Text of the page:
It’s the weekend, so the moonshine grid is open
Independence Day celebrations all over the world often include many of the same elements. In the countries I’ve visited on their Independence Days, parades, food and fireworks figure prominently into the festivities. The U.S. is no different. For us, we’ll also hit the beach, probably get too much sun, then soothe our anxious dog, and that’ll be it. What are your plans for the weekend?
Canada Day. The Fourth of July. Heck, even Bastille Day. There’s just something vaguely revolutionary and patriotic about this month in the Western half of the world.
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But first, a brief announcement: WINTER IS COMING.
That’s right. My summer vacation is over, the Solstice has passed, and here in the Northern Hemisphere the days have begun to shorten. For those of us with summer-triggered Seasonal Affective Disorder (it’s a thing, winter SAD people, look it up) it’s a time when we once again start looking forward to things.
I have two sons. They’re not twins, but they still have this uncanny ability to know exactly where the other is and what he’s up to – especially if there’s a chance to get someone in trouble. They fight like wildcats and yet protect each other just as fiercely. It’s a complicated relationship, I think, and one that’s hard to distill down to 42 words.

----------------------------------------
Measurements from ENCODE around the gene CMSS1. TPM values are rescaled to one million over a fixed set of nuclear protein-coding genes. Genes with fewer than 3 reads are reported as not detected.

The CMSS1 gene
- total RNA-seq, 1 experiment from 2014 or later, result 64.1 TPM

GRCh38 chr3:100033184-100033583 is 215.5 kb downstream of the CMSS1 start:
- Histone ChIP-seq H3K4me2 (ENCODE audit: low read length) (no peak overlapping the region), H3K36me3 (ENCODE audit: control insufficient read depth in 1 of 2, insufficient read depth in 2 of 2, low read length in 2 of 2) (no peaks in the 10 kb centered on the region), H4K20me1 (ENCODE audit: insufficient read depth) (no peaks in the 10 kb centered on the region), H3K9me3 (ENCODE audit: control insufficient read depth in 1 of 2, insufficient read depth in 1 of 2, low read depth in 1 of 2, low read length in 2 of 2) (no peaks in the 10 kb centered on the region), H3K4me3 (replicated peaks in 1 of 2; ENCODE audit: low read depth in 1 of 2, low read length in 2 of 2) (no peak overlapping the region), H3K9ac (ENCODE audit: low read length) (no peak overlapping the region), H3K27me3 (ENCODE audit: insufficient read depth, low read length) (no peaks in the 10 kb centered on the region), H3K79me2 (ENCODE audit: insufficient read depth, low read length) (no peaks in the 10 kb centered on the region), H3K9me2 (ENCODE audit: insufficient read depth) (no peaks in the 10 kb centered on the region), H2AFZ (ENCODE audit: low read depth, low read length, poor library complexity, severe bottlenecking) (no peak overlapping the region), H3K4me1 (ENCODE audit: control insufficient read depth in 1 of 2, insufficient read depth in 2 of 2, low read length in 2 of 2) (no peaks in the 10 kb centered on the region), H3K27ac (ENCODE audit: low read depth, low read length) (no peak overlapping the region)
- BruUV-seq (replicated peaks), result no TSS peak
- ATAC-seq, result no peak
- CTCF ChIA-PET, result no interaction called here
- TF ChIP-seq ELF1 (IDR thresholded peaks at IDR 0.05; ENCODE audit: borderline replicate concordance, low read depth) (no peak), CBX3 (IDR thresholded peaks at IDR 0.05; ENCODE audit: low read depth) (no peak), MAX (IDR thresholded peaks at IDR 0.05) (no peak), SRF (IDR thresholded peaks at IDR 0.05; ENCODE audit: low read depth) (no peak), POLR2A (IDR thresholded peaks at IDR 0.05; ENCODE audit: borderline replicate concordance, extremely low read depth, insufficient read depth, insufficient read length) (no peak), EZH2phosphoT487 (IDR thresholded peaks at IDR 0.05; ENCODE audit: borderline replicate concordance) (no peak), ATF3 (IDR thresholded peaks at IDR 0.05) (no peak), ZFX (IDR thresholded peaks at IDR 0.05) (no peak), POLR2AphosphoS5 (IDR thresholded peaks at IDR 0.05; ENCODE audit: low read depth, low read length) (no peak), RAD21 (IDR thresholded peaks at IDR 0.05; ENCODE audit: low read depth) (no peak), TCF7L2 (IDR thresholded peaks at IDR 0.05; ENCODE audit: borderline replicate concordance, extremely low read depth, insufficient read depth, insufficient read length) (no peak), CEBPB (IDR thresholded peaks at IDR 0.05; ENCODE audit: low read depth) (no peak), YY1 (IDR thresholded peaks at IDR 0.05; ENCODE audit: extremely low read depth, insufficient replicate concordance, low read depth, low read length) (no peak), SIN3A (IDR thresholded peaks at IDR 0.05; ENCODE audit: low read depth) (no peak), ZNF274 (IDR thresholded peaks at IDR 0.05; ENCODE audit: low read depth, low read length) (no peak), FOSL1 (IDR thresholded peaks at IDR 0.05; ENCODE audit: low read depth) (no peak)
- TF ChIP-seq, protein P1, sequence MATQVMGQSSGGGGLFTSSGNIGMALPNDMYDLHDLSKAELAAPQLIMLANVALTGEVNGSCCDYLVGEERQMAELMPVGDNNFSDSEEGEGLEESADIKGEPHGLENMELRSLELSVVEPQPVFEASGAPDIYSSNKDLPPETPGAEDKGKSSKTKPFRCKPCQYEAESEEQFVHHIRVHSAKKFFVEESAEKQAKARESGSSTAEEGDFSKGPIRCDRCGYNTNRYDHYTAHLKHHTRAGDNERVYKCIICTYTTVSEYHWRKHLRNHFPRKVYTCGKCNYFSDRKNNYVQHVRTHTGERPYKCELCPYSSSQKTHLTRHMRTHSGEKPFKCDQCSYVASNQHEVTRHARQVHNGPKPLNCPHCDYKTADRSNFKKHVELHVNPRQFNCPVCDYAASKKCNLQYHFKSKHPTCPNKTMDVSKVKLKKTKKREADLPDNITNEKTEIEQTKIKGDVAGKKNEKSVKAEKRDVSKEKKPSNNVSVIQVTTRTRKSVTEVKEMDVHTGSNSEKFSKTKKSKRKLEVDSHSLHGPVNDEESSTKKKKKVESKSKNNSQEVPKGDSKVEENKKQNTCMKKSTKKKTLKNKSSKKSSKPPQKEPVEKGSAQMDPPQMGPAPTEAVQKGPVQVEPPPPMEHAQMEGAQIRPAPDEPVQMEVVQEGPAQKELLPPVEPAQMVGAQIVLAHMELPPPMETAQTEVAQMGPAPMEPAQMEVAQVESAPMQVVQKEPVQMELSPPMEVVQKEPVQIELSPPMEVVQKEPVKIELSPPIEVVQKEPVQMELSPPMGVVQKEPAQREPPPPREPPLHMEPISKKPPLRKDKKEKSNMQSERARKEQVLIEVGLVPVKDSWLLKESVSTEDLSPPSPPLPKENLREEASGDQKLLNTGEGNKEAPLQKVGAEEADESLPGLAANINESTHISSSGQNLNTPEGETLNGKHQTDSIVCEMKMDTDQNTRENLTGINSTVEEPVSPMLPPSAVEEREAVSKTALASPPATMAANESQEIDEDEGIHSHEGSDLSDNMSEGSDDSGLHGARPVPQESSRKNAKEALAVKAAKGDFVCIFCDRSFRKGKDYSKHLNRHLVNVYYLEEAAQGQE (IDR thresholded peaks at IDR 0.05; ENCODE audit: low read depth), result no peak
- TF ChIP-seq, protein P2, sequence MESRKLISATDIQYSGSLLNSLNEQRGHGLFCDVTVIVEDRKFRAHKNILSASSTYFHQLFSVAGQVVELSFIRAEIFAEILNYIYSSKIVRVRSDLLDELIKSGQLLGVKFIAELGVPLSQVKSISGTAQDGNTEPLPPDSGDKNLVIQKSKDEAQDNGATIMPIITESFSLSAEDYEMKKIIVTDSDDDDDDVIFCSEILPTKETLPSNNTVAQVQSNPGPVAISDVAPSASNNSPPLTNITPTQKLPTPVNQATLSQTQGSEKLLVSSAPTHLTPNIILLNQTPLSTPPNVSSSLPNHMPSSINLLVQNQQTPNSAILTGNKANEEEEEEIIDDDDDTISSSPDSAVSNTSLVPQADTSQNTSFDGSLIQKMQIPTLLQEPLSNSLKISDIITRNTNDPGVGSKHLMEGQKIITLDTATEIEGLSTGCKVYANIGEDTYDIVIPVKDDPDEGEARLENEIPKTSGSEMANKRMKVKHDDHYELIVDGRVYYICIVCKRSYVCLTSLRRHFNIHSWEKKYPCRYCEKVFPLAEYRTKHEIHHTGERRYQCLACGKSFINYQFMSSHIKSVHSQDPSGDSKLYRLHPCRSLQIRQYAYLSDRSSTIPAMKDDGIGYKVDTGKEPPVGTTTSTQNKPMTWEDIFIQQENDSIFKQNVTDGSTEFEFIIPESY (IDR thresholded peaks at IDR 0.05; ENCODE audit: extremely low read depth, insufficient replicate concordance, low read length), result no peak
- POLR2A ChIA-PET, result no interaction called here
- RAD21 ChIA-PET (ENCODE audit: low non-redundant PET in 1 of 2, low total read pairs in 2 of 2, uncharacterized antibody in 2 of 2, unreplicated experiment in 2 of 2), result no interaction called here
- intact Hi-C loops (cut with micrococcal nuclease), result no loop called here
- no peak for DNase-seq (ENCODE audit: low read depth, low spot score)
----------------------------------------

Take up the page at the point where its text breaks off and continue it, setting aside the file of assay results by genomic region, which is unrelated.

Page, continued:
What is it about the brotherly bond that’s so compelling? I’m not sure, but I’m looking forward to reading your thoughts.
Those of you who are more high-brow may raise your eyebrows at me, but sometimes my writing is inspired by movies. Not like fan fiction–that’s not my style–but mostly using elements like mood, tone, or a more abstract idea. After first seeing Pan’s Labyrinth I wrote stories with dark, twisted settings. Upon being introduced to The Hunger Games, I tried my hand at some post-apocalyptic fiction. The Fault in Our Stars…well, that one just made me cry.
Reading in my brain.
How long has it been since you’ve read a book you just can’t put down? You know, that one book in thirty that makes you stay up all night to find out the next earth-shattering event or beautifully written moment. It always seems like something huge is waiting for you to turn the page.